Control and Context Are Central for People With Advanced Illness Experiencing Breathlessness: A Systematic Review and Thematic Synthesis.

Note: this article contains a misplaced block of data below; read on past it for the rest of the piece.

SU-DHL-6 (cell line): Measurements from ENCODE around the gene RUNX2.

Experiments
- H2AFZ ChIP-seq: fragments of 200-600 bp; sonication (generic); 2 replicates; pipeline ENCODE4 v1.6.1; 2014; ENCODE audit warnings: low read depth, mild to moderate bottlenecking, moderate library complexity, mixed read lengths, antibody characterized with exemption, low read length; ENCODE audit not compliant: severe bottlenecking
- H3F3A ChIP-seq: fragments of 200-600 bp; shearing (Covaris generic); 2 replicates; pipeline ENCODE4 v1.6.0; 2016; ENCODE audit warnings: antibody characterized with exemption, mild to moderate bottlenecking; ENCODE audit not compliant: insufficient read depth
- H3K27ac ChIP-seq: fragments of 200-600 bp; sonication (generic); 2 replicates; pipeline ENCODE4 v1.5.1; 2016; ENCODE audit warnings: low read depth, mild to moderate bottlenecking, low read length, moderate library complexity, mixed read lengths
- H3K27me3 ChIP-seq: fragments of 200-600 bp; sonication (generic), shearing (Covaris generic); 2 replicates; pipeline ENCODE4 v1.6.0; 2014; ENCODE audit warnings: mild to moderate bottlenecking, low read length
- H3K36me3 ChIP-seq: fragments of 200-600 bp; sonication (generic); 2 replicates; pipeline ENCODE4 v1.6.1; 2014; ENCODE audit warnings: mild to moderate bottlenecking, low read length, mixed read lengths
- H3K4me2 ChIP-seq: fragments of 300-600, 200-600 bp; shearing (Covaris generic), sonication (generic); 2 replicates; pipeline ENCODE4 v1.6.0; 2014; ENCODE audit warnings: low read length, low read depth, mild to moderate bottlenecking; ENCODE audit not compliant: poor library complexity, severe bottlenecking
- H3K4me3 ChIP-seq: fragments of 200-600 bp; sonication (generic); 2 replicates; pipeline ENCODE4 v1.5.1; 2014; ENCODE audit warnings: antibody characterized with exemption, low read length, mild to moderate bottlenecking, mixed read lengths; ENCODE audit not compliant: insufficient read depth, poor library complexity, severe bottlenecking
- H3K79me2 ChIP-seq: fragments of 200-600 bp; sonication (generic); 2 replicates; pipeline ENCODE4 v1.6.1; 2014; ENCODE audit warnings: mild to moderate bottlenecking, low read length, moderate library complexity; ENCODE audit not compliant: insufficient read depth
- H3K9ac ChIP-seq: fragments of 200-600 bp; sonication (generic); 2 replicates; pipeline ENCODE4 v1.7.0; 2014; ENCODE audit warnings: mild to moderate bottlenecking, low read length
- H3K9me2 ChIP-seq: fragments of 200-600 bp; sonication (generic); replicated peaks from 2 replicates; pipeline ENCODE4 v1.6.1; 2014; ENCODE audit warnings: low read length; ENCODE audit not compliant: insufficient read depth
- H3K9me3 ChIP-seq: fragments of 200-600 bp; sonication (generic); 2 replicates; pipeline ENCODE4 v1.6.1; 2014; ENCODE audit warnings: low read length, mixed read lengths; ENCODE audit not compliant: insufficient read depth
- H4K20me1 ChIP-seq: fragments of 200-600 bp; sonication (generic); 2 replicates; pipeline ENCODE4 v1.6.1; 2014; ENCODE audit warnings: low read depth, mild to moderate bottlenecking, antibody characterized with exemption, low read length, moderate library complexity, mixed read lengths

CONTEXT: Breathlessness is common and distressing in advanced illness. It is a challenge to assess, with few effective treatment options. To evaluate new treatments, appropriate outcome measures that reflect the concerns of people experiencing breathlessness are needed. OBJECTIVES: The objective of this study was to systematically review and synthesize the main concerns of people with advanced illness experiencing breathlessness to guide comprehensive clinical assessment and inform future outcome measurement in clinical practice and research. METHODS: This is a systematic review following Preferred Reporting Items for Systematic Reviews and Meta-Analyses methodology. MEDLINE (1946-2017), PsycINFO (1806-2017), and EMBASE (1974-2017), as well as key journals, gray literature, reference lists, and citation searches, identified qualitative studies exploring the concerns of people living with breathlessness. Included studies were quality-assessed using the Critical Appraisal Skills Program checklist and analyzed using thematic synthesis. RESULTS: We included 38 studies with 672 participants. Concerns were identified across six domains of "total" breathlessness: physical, emotional, spiritual, social, control, and context (chronic and episodic breathlessness). Four of these have been previously identified in the concept of "total dyspnea." Control and context have been newly identified as important, particularly in their influence on coping and help-seeking behavior. The importance of social participation, impact on relationships, and loss of perceived role within social and spiritual domains also emerged as being significant to individuals. CONCLUSION: People with advanced illness living with breathlessness have concerns in multiple domains, supporting a concept of "total breathlessness." This adapted model can help to guide comprehensive clinical assessment and inform future outcome measurement in clinical practice and research.